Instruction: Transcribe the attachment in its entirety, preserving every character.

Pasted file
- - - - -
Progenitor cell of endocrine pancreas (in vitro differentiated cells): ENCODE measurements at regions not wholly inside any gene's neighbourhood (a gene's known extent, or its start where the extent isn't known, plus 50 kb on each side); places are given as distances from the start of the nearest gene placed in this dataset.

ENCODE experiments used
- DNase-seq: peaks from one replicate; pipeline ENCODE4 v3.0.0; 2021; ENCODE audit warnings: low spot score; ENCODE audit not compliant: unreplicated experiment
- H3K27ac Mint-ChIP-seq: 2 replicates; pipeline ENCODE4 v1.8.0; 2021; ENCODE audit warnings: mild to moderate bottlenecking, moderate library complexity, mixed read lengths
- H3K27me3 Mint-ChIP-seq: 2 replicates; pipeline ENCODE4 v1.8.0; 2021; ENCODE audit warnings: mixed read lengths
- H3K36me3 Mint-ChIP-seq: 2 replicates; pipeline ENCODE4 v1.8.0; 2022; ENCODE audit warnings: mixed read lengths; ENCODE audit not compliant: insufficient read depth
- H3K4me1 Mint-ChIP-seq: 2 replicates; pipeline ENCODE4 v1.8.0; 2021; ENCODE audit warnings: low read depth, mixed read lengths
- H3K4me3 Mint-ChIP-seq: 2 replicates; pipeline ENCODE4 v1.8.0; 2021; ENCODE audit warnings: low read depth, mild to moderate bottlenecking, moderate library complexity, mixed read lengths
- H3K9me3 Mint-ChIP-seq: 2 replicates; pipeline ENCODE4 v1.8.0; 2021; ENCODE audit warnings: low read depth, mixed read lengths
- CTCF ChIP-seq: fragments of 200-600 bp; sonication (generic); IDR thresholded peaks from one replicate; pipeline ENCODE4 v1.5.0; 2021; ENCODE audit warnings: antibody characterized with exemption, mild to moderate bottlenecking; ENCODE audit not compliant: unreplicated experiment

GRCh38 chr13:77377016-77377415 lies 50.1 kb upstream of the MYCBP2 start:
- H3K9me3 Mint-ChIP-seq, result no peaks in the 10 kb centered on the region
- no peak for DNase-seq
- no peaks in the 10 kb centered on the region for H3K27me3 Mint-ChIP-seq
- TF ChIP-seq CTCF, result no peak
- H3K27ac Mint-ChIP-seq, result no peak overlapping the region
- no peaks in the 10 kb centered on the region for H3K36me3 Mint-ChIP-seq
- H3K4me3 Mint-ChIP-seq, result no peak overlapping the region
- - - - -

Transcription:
Progenitor cell of endocrine pancreas (in vitro differentiated cells): ENCODE measurements at regions not wholly inside any gene's neighbourhood (a gene's known extent, or its start where the extent isn't known, plus 50 kb on each side); places are given as distances from the start of the nearest gene placed in this dataset.

ENCODE experiments used
- DNase-seq: peaks from one replicate; pipeline ENCODE4 v3.0.0; 2021; ENCODE audit warnings: low spot score; ENCODE audit not compliant: unreplicated experiment
- H3K27ac Mint-ChIP-seq: 2 replicates; pipeline ENCODE4 v1.8.0; 2021; ENCODE audit warnings: mild to moderate bottlenecking, moderate library complexity, mixed read lengths
- H3K27me3 Mint-ChIP-seq: 2 replicates; pipeline ENCODE4 v1.8.0; 2021; ENCODE audit warnings: mixed read lengths
- H3K36me3 Mint-ChIP-seq: 2 replicates; pipeline ENCODE4 v1.8.0; 2022; ENCODE audit warnings: mixed read lengths; ENCODE audit not compliant: insufficient read depth
- H3K4me1 Mint-ChIP-seq: 2 replicates; pipeline ENCODE4 v1.8.0; 2021; ENCODE audit warnings: low read depth, mixed read lengths
- H3K4me3 Mint-ChIP-seq: 2 replicates; pipeline ENCODE4 v1.8.0; 2021; ENCODE audit warnings: low read depth, mild to moderate bottlenecking, moderate library complexity, mixed read lengths
- H3K9me3 Mint-ChIP-seq: 2 replicates; pipeline ENCODE4 v1.8.0; 2021; ENCODE audit warnings: low read depth, mixed read lengths
- CTCF ChIP-seq: fragments of 200-600 bp; sonication (generic); IDR thresholded peaks from one replicate; pipeline ENCODE4 v1.5.0; 2021; ENCODE audit warnings: antibody characterized with exemption, mild to moderate bottlenecking; ENCODE audit not compliant: unreplicated experiment

GRCh38 chr13:77377016-77377415 lies 50.1 kb upstream of the MYCBP2 start:
- H3K9me3 Mint-ChIP-seq, result no peaks in the 10 kb centered on the region
- no peak for DNase-seq
- no peaks in the 10 kb centered on the region for H3K27me3 Mint-ChIP-seq
- TF ChIP-seq CTCF, result no peak
- H3K27ac Mint-ChIP-seq, result no peak overlapping the region
- no peaks in the 10 kb centered on the region for H3K36me3 Mint-ChIP-seq
- H3K4me3 Mint-ChIP-seq, result no peak overlapping the region